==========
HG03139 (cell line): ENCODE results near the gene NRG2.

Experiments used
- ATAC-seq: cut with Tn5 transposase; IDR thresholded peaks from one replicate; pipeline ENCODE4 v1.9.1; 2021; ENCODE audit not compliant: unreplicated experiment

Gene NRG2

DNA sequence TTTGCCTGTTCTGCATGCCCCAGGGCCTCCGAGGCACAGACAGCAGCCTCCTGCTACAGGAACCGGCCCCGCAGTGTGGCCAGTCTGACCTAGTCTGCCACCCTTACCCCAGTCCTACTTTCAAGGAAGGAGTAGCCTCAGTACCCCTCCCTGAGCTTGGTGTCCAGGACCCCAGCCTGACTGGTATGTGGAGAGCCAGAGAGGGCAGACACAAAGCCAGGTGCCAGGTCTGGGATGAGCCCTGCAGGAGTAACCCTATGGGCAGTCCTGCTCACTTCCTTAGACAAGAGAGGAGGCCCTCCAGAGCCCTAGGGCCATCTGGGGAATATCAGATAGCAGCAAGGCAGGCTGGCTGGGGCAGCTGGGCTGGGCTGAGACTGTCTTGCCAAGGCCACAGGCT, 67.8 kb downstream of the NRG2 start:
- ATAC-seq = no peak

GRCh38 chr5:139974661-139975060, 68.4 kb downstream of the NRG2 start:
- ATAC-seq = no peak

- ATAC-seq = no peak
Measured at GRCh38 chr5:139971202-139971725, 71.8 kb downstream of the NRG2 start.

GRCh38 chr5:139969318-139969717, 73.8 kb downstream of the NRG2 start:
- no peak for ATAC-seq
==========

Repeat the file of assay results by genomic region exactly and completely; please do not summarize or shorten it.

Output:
HG03139 (cell line): ENCODE results near the gene NRG2.

Experiments used
- ATAC-seq: cut with Tn5 transposase; IDR thresholded peaks from one replicate; pipeline ENCODE4 v1.9.1; 2021; ENCODE audit not compliant: unreplicated experiment

Gene NRG2

DNA sequence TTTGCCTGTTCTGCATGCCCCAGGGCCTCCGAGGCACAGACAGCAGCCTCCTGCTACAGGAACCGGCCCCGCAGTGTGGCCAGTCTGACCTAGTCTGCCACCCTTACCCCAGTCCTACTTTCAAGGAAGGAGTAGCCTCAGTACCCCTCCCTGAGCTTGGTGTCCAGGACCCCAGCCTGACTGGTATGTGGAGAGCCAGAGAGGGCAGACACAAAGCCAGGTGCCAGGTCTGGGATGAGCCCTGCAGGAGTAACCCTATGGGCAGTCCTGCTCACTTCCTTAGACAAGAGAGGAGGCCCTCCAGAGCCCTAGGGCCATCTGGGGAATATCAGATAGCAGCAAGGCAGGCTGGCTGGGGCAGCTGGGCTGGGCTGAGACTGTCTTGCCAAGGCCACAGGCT, 67.8 kb downstream of the NRG2 start:
- ATAC-seq = no peak

GRCh38 chr5:139974661-139975060, 68.4 kb downstream of the NRG2 start:
- ATAC-seq = no peak

- ATAC-seq = no peak
Measured at GRCh38 chr5:139971202-139971725, 71.8 kb downstream of the NRG2 start.

GRCh38 chr5:139969318-139969717, 73.8 kb downstream of the NRG2 start:
- no peak for ATAC-seq